Submerged New World 2012 Explorers
Dr. J. M. Adovasio achieved world acclaim as an archaeologist in the 1970s with his excavation of Meadowcroft Rockshelter, 30 miles southwest of Pittsburgh, Pennsylvania. Meadowcroft has been widely recognized as the earliest well-dated archaeological site in North America, with evidence of human habitation dating to about 16,000 years ago. Dr. Adovasio received his undergraduate degree in anthropology from the University of Arizona, in 1965, and his doctorate in anthropology from the University of Utah, in 1970.
From 1972 to '73, he was a post-doctoral Fellow at the Smithsonian Institution, and from 1973 to '90, he was professor and chairman of the Department of Anthropology at the University of Pittsburgh, where he founded the Cultural Resource Management Program. In 1990, Dr. Adovasio assumed the positions of chairman of the Department of Anthropology/Archaeology and director of Mercyhurst Archaeological Institute. Noteworthy in his fieldwork are the ongoing multi-disciplinary investigations at Meadowcroft Rockshelter; Mezhirich, Ukraine; Dolni Vestonice/ Pavlov, Czech Republic; and Caesarea, Israel.
During his 37-year career, he has specialized in the analysis of perishable material culture (basketry, textiles, cordage, etc.) and the application of “high tech” methods in archaeological research, particularly in closed site contexts (i.e., caves and rockshelters). He has published nearly 400 books, monographs, articles, and technical papers on subjects related to these topics, and presents regularly at national and international meetings.
Adovasio has made multiple presentations on the expedition’s progress in the past year, including an address to The Smithsonian Associates, Washington, D.C., as part of a program on “Underwater Settlements: Our New Frontier;” and at the 76th Annual Meeting of the Society for American Archaeology, Sacramento, Calif.
Dr. Thomas Loebel is an archaeologist working at the Saint Xavier University. His research interests include Late Pleistocene/Early Holocene archaeology, hunter-gather adaptations, stone tool technology and microwear analysis, underwater archaeology, and remote sensing. His research over the last decade has been aimed at exploring issues surrounding the colonization of the New World, and he has excavated at and worked on Paleoindian sites from across North America.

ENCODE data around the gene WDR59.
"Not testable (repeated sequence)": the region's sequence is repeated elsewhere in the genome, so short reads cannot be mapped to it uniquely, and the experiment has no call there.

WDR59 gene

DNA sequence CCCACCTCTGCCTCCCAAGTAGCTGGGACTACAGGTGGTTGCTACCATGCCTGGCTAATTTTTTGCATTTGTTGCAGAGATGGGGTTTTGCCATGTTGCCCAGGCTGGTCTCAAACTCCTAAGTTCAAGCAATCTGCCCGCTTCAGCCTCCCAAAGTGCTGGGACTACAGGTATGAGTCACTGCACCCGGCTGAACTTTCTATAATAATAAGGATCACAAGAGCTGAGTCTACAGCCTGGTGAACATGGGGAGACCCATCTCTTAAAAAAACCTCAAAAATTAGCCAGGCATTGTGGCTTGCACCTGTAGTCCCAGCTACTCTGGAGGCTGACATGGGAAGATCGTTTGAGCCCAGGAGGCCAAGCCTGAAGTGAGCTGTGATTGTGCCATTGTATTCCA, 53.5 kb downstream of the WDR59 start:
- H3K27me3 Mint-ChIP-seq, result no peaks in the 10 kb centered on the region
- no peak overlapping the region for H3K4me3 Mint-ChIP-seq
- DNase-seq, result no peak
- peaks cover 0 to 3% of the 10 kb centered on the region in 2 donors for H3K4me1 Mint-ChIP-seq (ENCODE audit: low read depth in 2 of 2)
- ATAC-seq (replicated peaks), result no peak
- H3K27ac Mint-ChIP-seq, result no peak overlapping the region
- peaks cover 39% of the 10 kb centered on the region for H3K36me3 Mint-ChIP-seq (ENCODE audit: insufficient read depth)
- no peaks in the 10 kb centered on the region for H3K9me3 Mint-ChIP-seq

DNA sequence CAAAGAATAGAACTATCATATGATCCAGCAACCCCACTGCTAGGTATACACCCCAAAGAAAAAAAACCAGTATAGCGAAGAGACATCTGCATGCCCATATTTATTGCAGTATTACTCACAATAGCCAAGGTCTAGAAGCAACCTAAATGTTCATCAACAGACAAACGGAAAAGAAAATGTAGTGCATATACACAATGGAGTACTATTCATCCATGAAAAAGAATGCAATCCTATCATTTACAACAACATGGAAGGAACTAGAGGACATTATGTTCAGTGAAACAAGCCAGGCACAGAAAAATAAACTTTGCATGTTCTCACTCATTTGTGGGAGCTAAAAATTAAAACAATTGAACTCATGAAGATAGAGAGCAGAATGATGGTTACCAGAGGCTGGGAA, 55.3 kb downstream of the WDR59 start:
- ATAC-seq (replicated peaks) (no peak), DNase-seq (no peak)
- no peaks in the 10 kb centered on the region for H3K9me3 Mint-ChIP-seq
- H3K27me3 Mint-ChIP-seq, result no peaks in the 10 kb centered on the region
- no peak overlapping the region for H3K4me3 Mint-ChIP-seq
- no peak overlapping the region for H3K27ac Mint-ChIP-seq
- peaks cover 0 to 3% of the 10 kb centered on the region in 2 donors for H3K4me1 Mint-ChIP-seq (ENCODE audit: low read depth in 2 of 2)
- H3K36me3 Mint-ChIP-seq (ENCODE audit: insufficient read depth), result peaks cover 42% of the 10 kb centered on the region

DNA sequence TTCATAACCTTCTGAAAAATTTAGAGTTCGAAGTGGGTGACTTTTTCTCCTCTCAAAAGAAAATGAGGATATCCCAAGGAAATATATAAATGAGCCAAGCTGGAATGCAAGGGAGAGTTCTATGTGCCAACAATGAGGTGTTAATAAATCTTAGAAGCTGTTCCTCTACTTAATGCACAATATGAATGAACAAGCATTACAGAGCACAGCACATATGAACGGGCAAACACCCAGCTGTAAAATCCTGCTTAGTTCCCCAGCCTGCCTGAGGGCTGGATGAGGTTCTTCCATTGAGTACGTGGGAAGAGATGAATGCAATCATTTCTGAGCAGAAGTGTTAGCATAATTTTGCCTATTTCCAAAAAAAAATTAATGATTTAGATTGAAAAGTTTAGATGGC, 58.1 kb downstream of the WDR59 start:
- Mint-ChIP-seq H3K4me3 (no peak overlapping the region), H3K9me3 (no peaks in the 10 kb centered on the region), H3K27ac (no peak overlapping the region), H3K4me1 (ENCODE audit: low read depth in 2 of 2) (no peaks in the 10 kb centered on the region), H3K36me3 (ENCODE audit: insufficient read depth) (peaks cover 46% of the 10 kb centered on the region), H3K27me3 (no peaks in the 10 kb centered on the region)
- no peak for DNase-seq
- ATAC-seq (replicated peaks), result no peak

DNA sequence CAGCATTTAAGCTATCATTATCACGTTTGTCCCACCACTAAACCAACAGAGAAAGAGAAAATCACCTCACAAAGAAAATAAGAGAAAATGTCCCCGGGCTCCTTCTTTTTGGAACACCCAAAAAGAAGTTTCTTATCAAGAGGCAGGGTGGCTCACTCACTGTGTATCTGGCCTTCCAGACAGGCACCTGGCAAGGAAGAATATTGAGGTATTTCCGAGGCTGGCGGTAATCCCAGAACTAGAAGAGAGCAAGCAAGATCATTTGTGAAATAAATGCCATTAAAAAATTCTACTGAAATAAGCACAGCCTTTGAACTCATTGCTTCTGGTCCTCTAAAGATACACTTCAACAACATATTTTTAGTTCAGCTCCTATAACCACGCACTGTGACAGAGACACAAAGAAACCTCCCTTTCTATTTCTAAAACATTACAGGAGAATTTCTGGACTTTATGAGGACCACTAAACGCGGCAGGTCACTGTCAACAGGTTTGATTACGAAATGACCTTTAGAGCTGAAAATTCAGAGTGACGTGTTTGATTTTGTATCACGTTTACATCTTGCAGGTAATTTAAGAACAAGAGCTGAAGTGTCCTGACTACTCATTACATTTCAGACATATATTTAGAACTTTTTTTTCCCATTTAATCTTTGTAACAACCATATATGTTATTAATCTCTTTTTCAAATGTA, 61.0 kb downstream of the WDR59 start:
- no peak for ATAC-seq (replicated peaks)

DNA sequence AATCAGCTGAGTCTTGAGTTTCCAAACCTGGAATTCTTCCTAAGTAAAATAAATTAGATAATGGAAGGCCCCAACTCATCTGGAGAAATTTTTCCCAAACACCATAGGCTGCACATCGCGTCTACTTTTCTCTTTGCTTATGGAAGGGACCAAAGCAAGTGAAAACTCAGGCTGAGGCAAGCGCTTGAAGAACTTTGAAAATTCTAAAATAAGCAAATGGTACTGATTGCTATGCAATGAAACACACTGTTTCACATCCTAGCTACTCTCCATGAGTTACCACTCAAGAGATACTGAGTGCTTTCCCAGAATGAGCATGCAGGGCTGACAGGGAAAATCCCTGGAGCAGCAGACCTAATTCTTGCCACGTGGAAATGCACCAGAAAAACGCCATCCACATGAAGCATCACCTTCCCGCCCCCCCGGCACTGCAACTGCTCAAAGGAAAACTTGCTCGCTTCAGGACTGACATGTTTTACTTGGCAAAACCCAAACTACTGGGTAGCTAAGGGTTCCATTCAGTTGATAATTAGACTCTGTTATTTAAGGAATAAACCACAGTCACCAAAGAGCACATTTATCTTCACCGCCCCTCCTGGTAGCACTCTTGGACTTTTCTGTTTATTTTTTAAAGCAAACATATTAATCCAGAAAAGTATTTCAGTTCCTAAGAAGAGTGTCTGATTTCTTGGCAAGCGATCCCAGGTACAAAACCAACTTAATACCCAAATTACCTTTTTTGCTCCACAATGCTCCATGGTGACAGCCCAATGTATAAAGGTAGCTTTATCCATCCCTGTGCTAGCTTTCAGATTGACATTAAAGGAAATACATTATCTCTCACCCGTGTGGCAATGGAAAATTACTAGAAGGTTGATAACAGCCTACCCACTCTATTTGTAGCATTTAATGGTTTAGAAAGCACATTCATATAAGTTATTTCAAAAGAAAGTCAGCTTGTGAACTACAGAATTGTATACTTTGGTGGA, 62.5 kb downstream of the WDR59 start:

This is his fourth year of involvement in the Exploring Submerged New World project.
Smith, a native of Hanover, Pa., is a 2003 graduate of Mercyhurst’s anthropology program. She earned her master’s degree in anthropology with a concentration in historic/maritime archaeology from East Carolina University. Her thesis focused on the analysis of cask material from 17th through 19th century shipwrecks. She is a passionate archaeologist with research interest in both submerged prehistoric and historic sites. Currently, she is a Registered Professional Archaeologist (RPA) and works in the private Cultural Resources Management sector of AMEC Environment and Infrastructure, Inc. in Indianapolis, Indiana.This is her third year of involvement in the Exploring Submerged New World project.
Valeo Films Inc. As a television personality, technical diver and underwater cameraman, David’s passion for his work and his continued outstanding performance as an Underwater Director of Photography, AD, UPM, Writer, Director and Producer have earned him the respect of his colleagues as well as the industry at large. Undersea Expeditionary Video Services, the newest division of Valeo Films, specializes in expedition-style underwater film and video production. Its current projects emphasize the technical, deep underwater content for which the company has established a proven performance record. David co-hosted “The Quest for Sunken Warships,” a special series for Discovery Networks’ Military Channel. His work was more recently featured on episodes of “Mystery Quest,” a series for History Channel. Within the scuba diving industry Mr. Ulloa contributes to many leading publications including Alert Diver Magazine, Advanced Diver Magazine and Beyond Blue.
Ben Wells received his BA in anthropology, with a concentration in archaeology and a history minor, from Mercyhurst College in Erie, Pennsylvania, in 2010. He plans to pursue underwater archaeology at the graduate level. Recently, he served as a teacher’s assistant at the Mercyhurst Archaeological Institute’s field school in Taos, New Mexico, and worked as an excavator at several historic and prehistoric sites throughout the United States. Before working on the 2009 Exploring the Submerged New World project, he had been leaning toward further studies concerned with historic matter but has since broadened his scope to include submerged prehistoric work.
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